Rating: 95


Laphroaig 10 Year Old Cask Strength Batch 006

Laphroaig Cask Strength Batch006
Distillery/Brand: Laphroaig | Region: Islay | ABV: 58% | Color: Sunlight
Nose: 23 | Taste: 23 | Finish: 23 | Balance: 23 | Rating: 92

Laphroaig, since 2009, have been churning out a cask strength version of their 10 year old every year. Each edition identifiable by the batch number.

I’ve pretty much enjoyed each and every one of these releases though Batch 003 is slightly ahead of the pack. This Cask Strength series is also one of the reasons why Laphroaig is on top of my Brilliant Distillery list. If there’s anything dependable in the world right now it’s that the next release in this series is going to be bloody good.

Just as this one is.

Bottled at a hefty 58% it is closer to the Laphroaig core flavors compared to the other batches. While the others were a touch restrained this one goes all out.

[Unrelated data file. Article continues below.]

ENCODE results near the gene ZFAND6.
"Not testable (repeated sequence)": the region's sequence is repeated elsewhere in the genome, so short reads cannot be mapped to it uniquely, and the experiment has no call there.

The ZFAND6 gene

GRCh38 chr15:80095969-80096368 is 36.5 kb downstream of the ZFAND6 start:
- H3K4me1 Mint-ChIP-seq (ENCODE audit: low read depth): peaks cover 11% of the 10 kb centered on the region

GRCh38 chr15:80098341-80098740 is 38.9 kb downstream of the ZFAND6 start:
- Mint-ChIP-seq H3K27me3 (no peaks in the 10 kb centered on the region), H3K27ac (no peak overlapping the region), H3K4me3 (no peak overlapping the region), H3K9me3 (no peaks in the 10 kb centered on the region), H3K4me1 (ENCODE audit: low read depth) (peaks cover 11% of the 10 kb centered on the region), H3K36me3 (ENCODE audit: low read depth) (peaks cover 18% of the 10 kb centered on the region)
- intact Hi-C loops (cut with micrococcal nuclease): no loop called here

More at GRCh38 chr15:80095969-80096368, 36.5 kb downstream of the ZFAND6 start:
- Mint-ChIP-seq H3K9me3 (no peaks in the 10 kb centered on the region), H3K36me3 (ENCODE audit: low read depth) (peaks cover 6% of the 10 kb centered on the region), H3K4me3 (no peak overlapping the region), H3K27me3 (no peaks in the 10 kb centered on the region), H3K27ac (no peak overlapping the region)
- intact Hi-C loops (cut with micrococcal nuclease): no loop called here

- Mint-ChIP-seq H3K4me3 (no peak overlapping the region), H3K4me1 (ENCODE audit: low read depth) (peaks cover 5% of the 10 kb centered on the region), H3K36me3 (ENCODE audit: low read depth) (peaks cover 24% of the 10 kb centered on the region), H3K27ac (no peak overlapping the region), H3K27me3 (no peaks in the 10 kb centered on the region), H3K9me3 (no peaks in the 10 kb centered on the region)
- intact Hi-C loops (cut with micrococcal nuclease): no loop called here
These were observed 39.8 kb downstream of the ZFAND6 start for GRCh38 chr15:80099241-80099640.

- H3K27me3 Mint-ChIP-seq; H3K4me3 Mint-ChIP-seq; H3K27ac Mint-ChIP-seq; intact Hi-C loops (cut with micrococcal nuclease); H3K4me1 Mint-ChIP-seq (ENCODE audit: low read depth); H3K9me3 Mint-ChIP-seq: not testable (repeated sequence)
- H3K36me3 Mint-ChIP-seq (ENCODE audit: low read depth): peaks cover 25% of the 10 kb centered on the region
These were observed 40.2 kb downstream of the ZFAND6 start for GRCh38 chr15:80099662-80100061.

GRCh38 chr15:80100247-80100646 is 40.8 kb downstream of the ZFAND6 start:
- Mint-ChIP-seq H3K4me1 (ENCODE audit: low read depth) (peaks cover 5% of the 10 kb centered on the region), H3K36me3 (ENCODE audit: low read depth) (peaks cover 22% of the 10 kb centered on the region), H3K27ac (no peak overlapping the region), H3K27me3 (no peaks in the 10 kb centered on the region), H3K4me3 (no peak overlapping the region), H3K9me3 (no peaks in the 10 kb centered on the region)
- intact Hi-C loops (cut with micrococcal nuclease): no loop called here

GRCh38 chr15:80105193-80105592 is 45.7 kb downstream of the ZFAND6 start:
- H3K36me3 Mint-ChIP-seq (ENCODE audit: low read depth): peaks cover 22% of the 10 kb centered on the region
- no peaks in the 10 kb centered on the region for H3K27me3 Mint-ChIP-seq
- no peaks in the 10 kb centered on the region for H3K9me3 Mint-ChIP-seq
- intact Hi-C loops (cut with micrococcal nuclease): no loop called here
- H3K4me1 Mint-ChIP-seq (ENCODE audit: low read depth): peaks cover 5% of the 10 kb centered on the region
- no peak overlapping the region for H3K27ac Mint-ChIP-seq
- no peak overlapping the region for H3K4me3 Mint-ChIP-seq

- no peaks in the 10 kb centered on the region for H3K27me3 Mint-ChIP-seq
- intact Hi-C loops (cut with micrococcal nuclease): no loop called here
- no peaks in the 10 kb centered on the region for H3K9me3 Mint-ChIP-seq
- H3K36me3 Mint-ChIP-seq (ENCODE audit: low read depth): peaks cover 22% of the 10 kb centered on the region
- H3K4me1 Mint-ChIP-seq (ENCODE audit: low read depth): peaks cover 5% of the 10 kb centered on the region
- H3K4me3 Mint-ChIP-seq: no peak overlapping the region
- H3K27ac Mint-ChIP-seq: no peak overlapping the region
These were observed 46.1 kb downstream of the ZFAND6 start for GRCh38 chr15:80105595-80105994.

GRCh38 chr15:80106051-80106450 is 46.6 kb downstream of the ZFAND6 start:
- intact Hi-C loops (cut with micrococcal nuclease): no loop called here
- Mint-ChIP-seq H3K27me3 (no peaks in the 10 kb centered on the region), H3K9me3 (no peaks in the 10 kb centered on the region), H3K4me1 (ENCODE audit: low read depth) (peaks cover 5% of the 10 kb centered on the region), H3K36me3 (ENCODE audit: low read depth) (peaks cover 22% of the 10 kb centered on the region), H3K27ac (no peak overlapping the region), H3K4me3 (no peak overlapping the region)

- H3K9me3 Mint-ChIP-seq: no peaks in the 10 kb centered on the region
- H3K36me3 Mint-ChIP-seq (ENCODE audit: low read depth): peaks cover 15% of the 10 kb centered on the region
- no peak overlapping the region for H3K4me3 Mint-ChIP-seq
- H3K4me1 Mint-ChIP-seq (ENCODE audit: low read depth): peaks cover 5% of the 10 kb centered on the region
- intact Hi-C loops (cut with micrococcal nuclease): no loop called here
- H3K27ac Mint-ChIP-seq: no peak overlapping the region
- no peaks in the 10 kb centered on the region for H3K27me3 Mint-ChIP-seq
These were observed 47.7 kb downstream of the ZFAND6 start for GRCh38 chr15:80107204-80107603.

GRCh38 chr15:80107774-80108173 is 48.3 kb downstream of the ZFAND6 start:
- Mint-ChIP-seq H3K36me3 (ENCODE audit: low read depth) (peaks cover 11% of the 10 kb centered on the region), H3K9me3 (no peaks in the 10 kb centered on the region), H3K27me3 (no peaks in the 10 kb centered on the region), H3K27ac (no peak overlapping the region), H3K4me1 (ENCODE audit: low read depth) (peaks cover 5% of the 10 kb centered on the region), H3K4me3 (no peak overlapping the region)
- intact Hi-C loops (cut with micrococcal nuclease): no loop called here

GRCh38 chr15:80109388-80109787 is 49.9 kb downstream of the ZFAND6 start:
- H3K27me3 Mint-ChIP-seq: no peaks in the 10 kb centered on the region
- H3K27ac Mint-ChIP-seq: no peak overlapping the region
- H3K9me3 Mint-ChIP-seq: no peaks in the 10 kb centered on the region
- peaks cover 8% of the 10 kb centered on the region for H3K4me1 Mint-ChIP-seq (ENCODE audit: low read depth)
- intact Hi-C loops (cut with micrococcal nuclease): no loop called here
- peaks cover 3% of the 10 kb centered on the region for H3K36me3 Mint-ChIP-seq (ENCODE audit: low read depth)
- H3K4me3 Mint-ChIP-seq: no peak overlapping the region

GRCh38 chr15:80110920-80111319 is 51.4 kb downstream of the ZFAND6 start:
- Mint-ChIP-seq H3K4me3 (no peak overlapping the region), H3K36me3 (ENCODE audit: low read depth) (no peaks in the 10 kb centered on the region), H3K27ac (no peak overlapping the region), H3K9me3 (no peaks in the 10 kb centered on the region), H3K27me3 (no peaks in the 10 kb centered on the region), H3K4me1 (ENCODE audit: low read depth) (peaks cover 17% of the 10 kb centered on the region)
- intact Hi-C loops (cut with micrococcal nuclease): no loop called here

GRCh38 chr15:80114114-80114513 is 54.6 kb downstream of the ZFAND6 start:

Nose: Immediate soot and ash. Dying embers on a smoldering barbecue that’s just seen a plateful of sausages. Cold cuts on the side. Faint seaweed and salty fishing nets bring out the maritime nature of the spirit. Earthy peat mixed with dried tea and cherry sweets. It’s a strong captivating nose. Darker and stormier than it’s predecessors.

Palate: Remarkably sweet. Figs and raisins. Then some citrus. Oranges, lemons and lime all covered in ash. Brewed black tea. Finally powerful white spices on peat. This is sexy jet fuel.

Finish: Insanely long. All I can think about is lemons. Lots of lemons. Spicy lemons.

So happy Laphroaig is taking the time out to put these spirits together. It makes being disappointed by Ardbeg that much easier.

Rating: 92

The Glenlivet Guardians Chapter

Glenlivet GuardiansChapter
Distillery/Brand: Glenlivet | Region: Speyside | ABV: 48.7% | Color: Young Sauternes
Nose: 22 | Taste: 22 | Finish: 23 | Balance: 22 | Rating: 89